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Returning unwanted or faulty gifts? Know your rights!

View profile for Josh Millichamp
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It’s that time of year where the chaotic Christmas shopping is finally over but the sales are just too tempting to say no!

What about if one of your gifts turn out to be unsuitable, faulty or not fit for purpose?

If you want to return an unwanted item that has been bought in a shop, then this will be at the retailer’s discretion and subject to their returns policy – you do not have an automatic right to an exchange or refund where the item is simply unwanted.

If the goods turn out to be faulty then you do have an automatic right under the Consumer Rights Act 2015 to return the faulty goods. The Consumer Rights Act 2015 implies various terms into contracts entered into between businesses and consumers. These terms do not have to be expressly set out in store or on your receipt but are implied by law.

Amongst other implied terms, any goods purchased must:

  • be of satisfactory quality;
  • be fit for purpose;
  • be as described.

If the goods fall foul of the implied terms then as a consumer you have a right to return the goods and have a full refund. This is known as your “short term right to reject”. This right must be exercised within 30 days of the purchase taking place. If the goods fall foul of the implied terms after the initial 30 day period then the retailer must offer to repair the goods without any charge to the consumer (and without significant inconvenience to the consumer) or simply replace the goods. Most commonly a replacement is provided, but where this is not possible a repair should be attempted. If after a repair the goods still do not conform to the contract then the consumer has the final right to reject (i.e. request a refund).

Purchasing Goods online?

But what about if the goods were purchased online as opposed to in store? Well the rules do differ…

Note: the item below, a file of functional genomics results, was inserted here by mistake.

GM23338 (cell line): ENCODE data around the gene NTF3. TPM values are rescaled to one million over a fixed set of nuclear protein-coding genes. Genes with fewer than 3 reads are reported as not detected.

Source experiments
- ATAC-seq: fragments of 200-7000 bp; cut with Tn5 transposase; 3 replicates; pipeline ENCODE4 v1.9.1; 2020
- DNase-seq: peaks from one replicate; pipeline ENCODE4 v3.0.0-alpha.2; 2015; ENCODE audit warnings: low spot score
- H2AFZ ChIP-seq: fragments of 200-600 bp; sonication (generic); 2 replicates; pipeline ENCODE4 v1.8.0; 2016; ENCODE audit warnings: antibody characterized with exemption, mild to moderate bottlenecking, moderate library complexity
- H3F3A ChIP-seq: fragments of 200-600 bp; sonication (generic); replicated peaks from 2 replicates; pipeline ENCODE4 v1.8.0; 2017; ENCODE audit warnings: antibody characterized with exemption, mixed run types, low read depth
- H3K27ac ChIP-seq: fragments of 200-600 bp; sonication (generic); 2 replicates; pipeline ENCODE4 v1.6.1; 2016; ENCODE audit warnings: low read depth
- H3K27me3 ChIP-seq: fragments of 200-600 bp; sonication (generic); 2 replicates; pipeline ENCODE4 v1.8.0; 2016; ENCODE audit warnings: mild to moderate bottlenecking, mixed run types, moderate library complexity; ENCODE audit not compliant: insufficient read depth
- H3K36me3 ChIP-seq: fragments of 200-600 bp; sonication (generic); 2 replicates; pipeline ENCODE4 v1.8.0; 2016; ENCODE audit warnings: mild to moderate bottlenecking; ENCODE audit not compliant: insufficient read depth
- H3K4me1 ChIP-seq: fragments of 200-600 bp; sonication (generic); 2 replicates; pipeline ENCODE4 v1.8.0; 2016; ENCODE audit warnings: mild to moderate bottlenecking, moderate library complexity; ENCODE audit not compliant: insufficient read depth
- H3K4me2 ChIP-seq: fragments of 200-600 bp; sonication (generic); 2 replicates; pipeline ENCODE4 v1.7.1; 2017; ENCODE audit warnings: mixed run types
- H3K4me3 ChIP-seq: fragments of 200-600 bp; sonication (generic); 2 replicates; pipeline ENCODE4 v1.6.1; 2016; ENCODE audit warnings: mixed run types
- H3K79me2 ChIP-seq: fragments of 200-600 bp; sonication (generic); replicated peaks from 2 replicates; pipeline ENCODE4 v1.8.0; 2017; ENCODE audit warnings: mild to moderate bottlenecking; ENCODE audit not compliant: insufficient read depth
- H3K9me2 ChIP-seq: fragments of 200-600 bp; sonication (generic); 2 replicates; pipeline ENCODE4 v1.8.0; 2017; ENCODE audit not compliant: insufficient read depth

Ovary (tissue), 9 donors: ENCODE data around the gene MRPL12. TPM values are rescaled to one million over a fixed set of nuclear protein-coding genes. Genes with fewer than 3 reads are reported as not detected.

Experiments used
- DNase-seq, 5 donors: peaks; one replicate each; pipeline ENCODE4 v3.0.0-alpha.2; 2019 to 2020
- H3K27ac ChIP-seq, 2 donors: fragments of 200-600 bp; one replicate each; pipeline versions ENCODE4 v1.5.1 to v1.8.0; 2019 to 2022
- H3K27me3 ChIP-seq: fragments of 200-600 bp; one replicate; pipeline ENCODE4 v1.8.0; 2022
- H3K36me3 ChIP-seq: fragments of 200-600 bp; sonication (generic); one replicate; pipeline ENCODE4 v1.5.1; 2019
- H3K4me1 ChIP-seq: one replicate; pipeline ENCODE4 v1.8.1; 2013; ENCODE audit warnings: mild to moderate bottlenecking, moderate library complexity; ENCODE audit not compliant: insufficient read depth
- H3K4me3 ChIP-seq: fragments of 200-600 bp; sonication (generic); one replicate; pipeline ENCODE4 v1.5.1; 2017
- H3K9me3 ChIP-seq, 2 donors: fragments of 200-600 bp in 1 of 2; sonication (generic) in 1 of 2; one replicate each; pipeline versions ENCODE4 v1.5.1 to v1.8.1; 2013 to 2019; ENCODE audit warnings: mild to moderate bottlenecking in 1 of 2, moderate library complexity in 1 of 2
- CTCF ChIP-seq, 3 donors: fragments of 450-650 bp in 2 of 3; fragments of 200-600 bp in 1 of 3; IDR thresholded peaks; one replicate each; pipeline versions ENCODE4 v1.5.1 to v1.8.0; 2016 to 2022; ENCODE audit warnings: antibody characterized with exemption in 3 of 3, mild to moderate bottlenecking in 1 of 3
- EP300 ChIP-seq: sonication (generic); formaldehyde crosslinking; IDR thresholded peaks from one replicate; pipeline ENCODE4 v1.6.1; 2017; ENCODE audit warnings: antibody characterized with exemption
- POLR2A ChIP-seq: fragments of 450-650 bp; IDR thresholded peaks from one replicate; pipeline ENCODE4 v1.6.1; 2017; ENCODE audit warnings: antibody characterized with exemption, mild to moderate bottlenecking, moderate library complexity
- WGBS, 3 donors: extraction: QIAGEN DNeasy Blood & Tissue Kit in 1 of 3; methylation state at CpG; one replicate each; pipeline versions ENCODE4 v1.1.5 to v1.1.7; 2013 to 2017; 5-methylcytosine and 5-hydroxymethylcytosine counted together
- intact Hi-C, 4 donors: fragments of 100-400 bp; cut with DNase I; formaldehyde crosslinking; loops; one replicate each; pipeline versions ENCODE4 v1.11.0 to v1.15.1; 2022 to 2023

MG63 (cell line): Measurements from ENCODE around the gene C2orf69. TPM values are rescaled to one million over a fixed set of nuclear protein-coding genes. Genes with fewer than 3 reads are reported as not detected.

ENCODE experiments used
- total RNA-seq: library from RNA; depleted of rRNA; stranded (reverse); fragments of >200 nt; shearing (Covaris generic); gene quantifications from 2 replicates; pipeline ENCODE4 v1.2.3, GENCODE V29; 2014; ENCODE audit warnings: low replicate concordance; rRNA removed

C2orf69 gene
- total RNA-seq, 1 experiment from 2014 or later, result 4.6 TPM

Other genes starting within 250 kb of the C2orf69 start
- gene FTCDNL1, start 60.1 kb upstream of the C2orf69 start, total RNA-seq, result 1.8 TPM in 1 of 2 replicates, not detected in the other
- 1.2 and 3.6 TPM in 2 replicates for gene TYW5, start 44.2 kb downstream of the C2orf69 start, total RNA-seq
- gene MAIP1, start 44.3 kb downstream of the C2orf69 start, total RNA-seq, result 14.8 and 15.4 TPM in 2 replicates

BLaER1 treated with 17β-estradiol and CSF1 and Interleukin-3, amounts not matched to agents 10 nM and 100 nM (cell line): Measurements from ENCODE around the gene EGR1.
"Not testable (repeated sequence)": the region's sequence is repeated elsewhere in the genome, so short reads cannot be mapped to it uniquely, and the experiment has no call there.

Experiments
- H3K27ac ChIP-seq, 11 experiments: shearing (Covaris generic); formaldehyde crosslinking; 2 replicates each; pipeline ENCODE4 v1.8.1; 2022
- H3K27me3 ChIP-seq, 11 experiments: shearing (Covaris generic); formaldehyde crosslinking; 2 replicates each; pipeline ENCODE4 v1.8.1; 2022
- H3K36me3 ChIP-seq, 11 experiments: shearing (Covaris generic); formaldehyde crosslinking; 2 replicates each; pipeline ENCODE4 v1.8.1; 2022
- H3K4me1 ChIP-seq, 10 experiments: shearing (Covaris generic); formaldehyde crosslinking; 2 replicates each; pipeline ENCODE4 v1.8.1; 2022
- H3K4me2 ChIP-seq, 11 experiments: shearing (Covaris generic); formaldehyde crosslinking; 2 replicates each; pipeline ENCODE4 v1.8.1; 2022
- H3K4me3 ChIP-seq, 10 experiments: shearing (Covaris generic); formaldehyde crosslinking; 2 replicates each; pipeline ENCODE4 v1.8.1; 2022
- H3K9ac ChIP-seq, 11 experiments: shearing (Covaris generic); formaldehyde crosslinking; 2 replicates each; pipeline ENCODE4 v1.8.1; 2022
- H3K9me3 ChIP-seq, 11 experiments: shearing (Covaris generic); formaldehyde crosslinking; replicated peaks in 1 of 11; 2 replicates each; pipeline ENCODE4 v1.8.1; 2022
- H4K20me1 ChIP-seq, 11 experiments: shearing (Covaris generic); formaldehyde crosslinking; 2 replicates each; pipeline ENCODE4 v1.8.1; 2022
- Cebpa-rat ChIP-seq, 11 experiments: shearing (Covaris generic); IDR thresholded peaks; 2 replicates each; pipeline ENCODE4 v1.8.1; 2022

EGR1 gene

Where goods are either purchased online, over the phone or by mail order, as a consumer you have further consumer returns rights under the Consumer Contracts Regulations 2013. These Regulations give you a cancellation period in the event that you change your mind. The time limit for you to cancel starts from the moment you place your order and ends 14 days from the day you receive your goods. You then have a further 14 days from the date you notify the retailer that you would like to cancel your order to return the goods to them.

Where goods are purchased online and turn out to be faulty then your rights are the same as those in respect of goods purchased in store. However, where the goods appear to be faulty after six months, then the burden of proof switches to the consumer to prove that the fault was present at the time the goods were initially purchased.

Paying by credit card?

It is also worthy of noting that if you are purchasing goods on a credit card and the value exceeds £100.00, consumers also have the protection of section 75 of the Consumer Credit Act 1974. Under Section 75 the credit card provider is jointly liable for any breach of the retailer you purchase the goods from. Therefore, if you purchase goods on your credit card (where the value exceeds £100.00) you can make a claim to both the retailer and credit card provider at the same time, although you are only entitled to recover your losses from one or the other.

If you would like any further advice on consumer rights then please call us on 0800 118 1500 or contact Dispute Resolution Solicitor, Josh Millichamp.

 

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